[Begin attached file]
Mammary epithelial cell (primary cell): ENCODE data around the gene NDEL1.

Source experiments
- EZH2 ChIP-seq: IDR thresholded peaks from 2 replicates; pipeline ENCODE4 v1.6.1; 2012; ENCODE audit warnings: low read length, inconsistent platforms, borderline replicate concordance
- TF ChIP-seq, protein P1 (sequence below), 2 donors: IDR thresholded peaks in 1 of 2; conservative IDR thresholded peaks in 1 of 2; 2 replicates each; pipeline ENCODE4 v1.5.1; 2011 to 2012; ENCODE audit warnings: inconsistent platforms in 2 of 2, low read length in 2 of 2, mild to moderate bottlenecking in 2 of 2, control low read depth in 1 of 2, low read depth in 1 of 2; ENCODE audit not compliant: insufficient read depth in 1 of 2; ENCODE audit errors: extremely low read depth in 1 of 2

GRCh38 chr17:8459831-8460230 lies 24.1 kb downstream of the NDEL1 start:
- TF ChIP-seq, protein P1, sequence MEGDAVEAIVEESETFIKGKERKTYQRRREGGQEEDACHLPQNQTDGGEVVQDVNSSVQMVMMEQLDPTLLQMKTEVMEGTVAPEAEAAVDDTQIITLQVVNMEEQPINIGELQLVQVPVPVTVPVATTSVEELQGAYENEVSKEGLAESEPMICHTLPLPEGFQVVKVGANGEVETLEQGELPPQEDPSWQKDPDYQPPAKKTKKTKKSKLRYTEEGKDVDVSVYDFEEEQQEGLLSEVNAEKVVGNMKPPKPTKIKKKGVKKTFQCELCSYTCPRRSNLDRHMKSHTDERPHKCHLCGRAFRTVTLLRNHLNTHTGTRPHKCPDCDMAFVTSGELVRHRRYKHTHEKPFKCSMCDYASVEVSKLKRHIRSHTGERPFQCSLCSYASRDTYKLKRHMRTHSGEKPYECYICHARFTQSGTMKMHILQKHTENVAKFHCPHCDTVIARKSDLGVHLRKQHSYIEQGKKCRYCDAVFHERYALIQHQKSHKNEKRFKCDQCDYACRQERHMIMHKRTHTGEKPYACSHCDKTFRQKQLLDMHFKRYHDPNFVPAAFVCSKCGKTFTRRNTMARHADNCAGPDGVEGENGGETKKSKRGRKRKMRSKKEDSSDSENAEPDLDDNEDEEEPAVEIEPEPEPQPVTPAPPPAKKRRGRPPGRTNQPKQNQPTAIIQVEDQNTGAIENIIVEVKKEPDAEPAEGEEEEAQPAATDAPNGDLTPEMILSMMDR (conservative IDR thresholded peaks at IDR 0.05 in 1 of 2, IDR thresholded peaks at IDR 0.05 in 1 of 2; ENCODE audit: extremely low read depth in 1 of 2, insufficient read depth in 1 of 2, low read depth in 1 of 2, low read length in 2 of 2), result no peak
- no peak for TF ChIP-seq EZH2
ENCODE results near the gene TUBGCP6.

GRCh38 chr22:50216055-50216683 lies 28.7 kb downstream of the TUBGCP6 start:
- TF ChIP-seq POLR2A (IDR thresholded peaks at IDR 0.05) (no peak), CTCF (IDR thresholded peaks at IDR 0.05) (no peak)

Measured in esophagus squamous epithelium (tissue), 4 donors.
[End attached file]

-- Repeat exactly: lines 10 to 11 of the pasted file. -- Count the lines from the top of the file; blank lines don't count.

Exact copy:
- TF ChIP-seq POLR2A (IDR thresholded peaks at IDR 0.05) (no peak), CTCF (IDR thresholded peaks at IDR 0.05) (no peak)

Measured in esophagus squamous epithelium (tissue), 4 donors.